Students stood in their color group (away from other groups) until they were given the "OK" that every single student had exited the building with a balloon and was ready for the release.
The center of the color "wheel" formation was marked with a duo of balloons (in black and white) where my senior student stood with an electronic megaphone and I was with my camera to document the action.
When all was clear and everyone was confirmed to be outside with a balloon in hand, the volunteers were given the "yes" to bring their groups toward the center and we all bunch together as closed as we could. A countdown was given from 20 and then the balloons were finally released.
Again, I'm sorry I don't have any video of the actually release but it was truly (for lack of better words) MAGICAL to experience. Even now just looking at the stills of the event above with all of those colorful balloons floating up to the sun, I can hardly put into words how it felt to be there. And that, my friends, was/is the whole point of such a thing as RoyGBiv day in the first place!!!
It's about not just telling but SHOWING the students the gift that is an experience, that gift that is visual art, the gift that is being a part of the creation of visual art, and the gift that is being a part of something so much larger than itself.
A lovely blog reader (Hi, Cynthia S!) left a wonderfully supportive comment on my original posting about this event saying that she was going to "copy" this for her school next year. Friends, folks, blog readers, WORLD - PLEASE COPY THIS IDEA!!!!! Like I said before, to my knowledge (and per Google) no single day like RoyGBiv day exists at all AND IT SHOULD.
My own personal thoughts about this are to maybe not make it one single day that is the same day every year (though the last day of school is a good one for it to be) but perhaps making it a "surprise" experience - so you never know when RoyGBiv day will be - is better since that type of thing better adheres to the whole way that rainbows happen to begin with. Rainbows are kind of surprise to come upon, right? But they are always welcome. Now, for something like a balloon release? Well, that takes some planning so you would certainly require a select group of folks that would have to be "in the know" about it but my thoughts are that it could happen in other ways too. Like, perhaps, one day at lunch rainbow cupcakes could be made and served to surprise all of the students. (BTW - this is also another significant undertaking to make happen. I know from experience!) or you could figure out a way to get a sno-cone truck to come in and serve up those pre-fab rainbow sno-cones (I know, whatever, it would definitely cut down on the labor to make RoyGBiv happen in the first place).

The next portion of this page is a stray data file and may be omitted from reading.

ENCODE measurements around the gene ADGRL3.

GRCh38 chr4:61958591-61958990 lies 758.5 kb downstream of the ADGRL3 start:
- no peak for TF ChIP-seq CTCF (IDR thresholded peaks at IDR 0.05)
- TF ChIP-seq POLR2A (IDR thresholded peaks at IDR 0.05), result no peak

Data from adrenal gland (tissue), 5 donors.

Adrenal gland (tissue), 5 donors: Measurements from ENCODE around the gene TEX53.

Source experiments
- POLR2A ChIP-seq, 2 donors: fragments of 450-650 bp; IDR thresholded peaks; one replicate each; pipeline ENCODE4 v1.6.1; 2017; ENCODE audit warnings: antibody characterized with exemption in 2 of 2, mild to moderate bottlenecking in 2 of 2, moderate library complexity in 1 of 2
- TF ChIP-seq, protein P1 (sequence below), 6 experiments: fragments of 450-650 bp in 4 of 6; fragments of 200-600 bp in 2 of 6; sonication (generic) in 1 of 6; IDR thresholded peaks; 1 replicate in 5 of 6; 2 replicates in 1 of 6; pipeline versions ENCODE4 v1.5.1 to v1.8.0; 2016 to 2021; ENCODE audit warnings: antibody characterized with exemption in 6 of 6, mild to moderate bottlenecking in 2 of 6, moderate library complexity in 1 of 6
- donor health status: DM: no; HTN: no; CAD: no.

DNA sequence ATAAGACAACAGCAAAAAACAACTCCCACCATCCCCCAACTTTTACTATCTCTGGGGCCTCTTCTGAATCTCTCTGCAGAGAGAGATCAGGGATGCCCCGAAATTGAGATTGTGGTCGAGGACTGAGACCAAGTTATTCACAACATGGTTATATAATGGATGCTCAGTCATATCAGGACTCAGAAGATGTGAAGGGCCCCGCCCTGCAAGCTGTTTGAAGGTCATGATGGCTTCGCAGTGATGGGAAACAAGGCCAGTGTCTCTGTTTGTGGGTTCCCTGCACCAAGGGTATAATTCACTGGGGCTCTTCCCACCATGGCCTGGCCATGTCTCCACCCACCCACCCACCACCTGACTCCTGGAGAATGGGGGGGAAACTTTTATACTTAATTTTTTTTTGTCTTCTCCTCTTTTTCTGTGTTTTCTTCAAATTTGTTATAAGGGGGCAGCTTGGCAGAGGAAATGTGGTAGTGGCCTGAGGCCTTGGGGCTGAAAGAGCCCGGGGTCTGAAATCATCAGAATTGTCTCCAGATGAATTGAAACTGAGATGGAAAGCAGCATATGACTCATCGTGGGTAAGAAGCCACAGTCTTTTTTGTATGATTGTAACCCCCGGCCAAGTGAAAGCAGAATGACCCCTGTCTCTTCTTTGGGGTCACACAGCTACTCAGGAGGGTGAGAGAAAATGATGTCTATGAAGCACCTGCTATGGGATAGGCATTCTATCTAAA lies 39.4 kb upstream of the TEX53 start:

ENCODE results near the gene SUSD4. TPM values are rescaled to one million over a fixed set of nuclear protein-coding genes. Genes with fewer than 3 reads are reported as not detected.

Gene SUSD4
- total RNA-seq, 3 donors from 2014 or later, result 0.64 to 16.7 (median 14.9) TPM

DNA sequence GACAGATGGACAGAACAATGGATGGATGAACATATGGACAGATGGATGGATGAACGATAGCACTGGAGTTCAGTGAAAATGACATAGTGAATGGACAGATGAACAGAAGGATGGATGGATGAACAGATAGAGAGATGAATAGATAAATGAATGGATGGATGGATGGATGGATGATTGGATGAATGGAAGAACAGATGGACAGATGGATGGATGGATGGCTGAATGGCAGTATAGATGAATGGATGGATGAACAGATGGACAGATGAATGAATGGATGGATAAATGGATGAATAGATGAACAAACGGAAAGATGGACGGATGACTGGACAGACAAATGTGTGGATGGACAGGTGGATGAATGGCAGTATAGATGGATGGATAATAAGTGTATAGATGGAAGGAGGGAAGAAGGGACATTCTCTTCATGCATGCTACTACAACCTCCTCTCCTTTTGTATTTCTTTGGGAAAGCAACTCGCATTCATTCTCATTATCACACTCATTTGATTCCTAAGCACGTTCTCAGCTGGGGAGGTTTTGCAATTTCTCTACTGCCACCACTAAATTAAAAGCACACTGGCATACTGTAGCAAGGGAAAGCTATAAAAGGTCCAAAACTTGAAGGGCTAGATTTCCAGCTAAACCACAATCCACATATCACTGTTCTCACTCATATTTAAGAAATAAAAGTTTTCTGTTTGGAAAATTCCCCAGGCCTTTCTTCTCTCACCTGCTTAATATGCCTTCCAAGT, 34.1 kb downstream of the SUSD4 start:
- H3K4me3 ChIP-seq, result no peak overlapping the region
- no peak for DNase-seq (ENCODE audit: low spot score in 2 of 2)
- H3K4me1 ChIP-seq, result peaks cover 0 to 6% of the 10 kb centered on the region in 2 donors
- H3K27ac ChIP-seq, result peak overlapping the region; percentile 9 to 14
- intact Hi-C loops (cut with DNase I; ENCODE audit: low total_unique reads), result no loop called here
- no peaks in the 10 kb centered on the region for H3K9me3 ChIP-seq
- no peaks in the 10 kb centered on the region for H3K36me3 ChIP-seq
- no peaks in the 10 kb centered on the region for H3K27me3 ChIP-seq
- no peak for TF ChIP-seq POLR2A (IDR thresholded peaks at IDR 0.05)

Whatever the case, I'm actually leaning towards making RoyGBiv day a regular occurrence at my school. My reasoning also harkens back to the fact that I teach and live by an establishment of faith and the rainbow is SO sacred as it is featured in scripture. I love being able to draw students back to scripture to remind them of how much of this present-day world still contains the makings of scripture from way back when because it helps them to see how timeless the words of the Bible truly are. For purposes not of faith though? Well, RoyGBiv day is just awesome and that's all there is to it.
So all of this is to say that if it can be done at my school? It can be done at YOURS too and I encourage you to help make this happen because you just have no idea the enormity of the gift that you will be giving your school/students/self/colleagues/administration/community when they witness it. :)